Sunday, August 3, 2014

Channel Bundling and Those Bastard Sports Fans (NOT)

Some hate their channel provider (e.g., Comcast). Just recently see David Lazarus in the L.A. Times, but this type of complaint has been going on for quite a while.

I guess, haters feel that whatever their channel provider does takes advantage of the fact that there are only a few competitors and subscribers must be the worse for it. Take channel bundling. After all, we don't have to buy rutabagas in order to get a case of soda pop, right? So why do any subscribers have to take ESPN when their interests are more in line with the the Discovery Channel? ESPN demands more, basic subscription rates go up, and Discovery Channel-types must be subsidizing ESPN-types.

Now, I'm all about the market power part. In my neck of the woods, is the fact that there is Comcast, AT&T, DishTV, and DirectTV, plus "pull the plug" options like Netflix/Hulu/Amazon Prime, enough to drive competitive behavior? Can Disney force channel providers to do their economic bidding--carriage of umpteen other cheaply produced Disney channels at high markup-- because Mickey Mouse owns the high demand ABC and ESPN too? Can Netflix/Hulu/Amazon Prime buy the right to barge all over our bit rate as we browse the web? Any and all suggest market power problems worth attention.

But I don't get the criticism of channel bundling since it appears both efficient and fair in terms of covering the different costs of our preferred programs. Here's why.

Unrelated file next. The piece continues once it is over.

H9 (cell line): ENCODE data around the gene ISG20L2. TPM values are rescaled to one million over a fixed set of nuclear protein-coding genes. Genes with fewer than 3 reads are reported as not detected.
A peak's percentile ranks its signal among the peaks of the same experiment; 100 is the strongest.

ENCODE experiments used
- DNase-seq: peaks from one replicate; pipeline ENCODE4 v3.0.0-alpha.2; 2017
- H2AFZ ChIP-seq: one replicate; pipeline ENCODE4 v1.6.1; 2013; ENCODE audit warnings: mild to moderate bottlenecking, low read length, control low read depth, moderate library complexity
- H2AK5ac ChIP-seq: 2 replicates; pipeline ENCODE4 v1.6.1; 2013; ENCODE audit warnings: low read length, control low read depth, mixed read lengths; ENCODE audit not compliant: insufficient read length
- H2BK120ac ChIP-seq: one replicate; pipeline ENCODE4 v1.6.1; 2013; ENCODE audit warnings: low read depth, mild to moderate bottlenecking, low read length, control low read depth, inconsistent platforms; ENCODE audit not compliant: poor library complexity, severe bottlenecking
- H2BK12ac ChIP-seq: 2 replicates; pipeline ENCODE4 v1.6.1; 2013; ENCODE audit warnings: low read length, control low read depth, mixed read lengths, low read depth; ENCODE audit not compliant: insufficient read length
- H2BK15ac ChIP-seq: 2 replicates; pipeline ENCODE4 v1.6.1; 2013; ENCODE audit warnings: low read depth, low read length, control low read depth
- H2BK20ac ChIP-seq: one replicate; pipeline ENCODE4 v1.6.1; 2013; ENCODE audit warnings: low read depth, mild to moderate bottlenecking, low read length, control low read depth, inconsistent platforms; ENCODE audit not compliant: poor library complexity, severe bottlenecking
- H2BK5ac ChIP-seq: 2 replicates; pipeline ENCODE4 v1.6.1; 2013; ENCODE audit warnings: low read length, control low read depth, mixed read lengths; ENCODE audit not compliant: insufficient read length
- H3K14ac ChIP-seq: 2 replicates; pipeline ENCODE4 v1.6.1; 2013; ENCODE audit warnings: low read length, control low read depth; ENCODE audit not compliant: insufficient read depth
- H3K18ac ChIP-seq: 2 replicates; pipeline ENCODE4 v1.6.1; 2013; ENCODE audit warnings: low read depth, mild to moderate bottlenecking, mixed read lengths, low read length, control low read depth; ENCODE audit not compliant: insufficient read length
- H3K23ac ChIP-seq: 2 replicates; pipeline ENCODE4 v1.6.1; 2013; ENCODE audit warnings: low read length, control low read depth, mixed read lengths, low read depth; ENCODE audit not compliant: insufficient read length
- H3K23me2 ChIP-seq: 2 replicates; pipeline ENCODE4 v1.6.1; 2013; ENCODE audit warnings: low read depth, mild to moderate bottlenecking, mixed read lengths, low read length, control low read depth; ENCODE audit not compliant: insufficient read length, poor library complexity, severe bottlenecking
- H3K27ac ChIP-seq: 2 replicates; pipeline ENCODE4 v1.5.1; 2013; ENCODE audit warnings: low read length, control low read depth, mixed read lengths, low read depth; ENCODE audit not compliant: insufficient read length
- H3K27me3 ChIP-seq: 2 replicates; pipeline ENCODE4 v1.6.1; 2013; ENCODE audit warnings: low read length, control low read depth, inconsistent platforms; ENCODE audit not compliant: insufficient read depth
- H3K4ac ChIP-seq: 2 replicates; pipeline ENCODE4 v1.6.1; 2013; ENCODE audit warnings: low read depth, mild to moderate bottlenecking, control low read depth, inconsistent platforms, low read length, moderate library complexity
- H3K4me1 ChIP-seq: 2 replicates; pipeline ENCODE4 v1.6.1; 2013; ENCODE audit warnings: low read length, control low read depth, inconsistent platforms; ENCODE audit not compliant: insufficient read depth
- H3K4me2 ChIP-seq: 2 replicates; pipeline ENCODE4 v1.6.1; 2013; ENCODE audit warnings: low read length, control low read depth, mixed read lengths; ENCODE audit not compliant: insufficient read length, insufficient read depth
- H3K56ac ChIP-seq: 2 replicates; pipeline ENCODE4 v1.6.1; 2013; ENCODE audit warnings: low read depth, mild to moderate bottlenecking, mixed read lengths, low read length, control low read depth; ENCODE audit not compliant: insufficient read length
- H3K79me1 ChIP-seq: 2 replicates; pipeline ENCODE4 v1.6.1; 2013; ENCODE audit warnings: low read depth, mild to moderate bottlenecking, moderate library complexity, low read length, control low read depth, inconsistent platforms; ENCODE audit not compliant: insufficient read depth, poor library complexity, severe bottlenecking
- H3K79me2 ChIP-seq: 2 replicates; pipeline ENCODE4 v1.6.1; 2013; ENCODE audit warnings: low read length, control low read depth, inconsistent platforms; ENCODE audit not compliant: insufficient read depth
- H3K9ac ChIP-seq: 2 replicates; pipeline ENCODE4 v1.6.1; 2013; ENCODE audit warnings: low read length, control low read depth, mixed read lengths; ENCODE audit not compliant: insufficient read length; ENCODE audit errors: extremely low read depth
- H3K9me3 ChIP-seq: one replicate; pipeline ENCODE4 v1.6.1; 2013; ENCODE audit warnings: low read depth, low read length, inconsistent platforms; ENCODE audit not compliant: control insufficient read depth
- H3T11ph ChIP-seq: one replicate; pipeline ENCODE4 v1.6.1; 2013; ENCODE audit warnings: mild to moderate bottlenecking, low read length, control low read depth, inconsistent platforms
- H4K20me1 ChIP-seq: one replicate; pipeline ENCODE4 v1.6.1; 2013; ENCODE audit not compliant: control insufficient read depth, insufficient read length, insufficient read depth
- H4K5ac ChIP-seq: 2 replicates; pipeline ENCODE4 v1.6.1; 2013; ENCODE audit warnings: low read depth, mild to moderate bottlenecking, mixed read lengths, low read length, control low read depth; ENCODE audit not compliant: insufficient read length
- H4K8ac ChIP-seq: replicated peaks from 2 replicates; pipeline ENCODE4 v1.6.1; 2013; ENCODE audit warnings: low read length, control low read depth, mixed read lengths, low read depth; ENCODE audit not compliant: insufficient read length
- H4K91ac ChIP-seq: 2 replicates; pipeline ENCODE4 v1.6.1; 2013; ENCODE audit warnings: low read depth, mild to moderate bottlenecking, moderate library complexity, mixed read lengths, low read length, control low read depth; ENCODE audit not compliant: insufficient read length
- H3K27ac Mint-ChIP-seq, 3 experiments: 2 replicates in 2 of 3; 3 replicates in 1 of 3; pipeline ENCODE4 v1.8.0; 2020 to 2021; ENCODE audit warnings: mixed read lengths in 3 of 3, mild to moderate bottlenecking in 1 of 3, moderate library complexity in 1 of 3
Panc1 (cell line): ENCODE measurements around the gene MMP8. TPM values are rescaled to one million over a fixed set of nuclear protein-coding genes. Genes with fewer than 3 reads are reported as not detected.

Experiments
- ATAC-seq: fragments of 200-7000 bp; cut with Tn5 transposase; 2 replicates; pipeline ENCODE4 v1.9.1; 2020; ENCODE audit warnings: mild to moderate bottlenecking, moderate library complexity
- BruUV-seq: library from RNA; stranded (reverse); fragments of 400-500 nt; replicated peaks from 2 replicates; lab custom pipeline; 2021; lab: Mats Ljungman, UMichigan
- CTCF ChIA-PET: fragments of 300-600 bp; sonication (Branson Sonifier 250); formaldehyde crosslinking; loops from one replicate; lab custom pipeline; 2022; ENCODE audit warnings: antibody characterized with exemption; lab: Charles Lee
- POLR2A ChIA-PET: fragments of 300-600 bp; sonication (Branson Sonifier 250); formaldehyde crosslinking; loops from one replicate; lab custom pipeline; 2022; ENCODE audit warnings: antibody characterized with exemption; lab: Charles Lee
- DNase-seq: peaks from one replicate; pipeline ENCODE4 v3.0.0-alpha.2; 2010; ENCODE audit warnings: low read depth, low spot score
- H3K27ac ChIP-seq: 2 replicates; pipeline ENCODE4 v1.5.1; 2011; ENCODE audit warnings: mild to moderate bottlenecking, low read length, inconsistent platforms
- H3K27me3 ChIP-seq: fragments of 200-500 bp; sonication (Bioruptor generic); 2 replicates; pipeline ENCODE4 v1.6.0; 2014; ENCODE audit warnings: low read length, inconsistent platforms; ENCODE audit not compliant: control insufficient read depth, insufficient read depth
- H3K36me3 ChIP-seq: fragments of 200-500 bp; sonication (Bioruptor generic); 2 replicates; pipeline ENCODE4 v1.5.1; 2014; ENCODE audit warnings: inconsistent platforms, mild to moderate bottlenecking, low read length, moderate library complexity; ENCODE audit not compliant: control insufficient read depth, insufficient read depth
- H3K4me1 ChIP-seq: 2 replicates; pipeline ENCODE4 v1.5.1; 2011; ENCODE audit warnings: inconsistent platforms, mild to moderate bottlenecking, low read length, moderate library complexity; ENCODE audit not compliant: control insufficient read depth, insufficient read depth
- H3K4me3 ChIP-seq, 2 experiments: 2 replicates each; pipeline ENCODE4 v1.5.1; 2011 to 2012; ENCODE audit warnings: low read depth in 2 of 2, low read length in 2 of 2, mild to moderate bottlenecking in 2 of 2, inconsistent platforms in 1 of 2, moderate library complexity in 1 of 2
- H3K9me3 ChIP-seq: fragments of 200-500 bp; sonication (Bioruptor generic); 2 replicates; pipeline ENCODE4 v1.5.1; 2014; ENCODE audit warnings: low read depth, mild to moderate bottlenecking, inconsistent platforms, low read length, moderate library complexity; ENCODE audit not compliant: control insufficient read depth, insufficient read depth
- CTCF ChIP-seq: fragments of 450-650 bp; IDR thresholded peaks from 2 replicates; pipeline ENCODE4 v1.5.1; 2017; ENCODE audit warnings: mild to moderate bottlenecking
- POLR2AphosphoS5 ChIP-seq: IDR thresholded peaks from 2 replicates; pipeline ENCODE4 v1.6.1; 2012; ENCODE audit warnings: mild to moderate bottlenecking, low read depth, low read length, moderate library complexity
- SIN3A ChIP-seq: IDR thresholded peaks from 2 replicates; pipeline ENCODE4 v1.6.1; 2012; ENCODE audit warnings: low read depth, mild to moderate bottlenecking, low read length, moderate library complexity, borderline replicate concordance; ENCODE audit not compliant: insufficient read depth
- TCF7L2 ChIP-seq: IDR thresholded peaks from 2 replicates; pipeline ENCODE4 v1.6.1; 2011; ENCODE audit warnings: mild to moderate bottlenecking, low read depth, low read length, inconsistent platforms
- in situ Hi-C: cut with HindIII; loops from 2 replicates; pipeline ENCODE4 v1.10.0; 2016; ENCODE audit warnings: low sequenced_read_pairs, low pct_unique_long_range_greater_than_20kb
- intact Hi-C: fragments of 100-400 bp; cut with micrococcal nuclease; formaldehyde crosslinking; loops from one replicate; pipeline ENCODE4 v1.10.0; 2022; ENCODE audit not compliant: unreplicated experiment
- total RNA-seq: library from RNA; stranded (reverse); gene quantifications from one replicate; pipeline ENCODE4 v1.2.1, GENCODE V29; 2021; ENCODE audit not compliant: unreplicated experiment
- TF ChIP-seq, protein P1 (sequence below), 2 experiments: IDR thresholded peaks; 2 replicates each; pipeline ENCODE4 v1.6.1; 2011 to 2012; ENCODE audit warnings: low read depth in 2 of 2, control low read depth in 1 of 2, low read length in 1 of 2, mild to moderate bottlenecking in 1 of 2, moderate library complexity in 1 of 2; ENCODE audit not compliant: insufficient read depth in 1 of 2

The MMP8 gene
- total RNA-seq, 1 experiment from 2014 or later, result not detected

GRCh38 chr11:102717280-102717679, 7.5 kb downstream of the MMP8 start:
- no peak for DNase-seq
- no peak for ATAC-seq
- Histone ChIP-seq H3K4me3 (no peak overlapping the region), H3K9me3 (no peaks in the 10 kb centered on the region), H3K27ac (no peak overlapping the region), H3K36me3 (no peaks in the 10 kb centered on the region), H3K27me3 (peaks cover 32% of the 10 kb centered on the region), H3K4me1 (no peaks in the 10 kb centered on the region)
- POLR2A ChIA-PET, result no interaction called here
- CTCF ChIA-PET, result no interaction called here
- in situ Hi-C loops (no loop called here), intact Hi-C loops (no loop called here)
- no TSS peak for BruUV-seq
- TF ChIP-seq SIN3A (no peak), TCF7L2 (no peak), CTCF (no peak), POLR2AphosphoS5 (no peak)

We can all use any channel piped through our cable without precluding anybody else from doing so at the same time. We can't do the same with rutabagas and soda. Further, it is prohibitively expensive to determine which viewers value each and every single channel the most. So channel providers pick an average price and provide it all under one roof in order to minimize costs. [Econ buffs know this is the difference between private goods and toll goods]. Channel providers can tell that willingness to pay goes up with more services, so there are both basic and enhanced services (digital upgrades to include a few semi-premiums but mostly for OnDemand and DVR access). And, of course, willingness to pay for some programming is known so there are premium packages and pay-per-view specials.

To see the efficiency and fairness dimension of channel bundling, consider an extreme example. I'm willing to pay $50/mo for home channels and $0 for anything else. You're willing to pay $75/mo for sports channels and $0 for anything else.

To get the programs, the channel provider pays $15/mo for mine and $30/mo for yours, $45/mo. Put in true competitive profit of $10/mo and we're up to $55/mo. The cheapest way to get the channels to us is to put both over cable at $25/mo and use our nearly zero cost remotes to sort it out. So to stay in business, the channel provider needs $80/mo from us.

But the channel provider can't tell which of us is which; you will say you are me hoping for a lower price. So the channel provider charges us $40/mo each to get their $80. I pay $10 less than my max and you pay $35 less than your max.

Critics, often claiming to be consumer protection advocates, claim that I am subsidizing you. Their claim goes like this. Looking just at programming is $45. Since we pay an equal amount in total (our common $40 each), then it must be that programming costs are shared equally as well, ($15 + $30)/2 =$22.50 each. But my programs only cost $15! So $7.50 of my payment goes to your program cost. Bastard sports lovers anyway :-) And the self-righteous chanting begins. A la carte! A la carte! A la carte!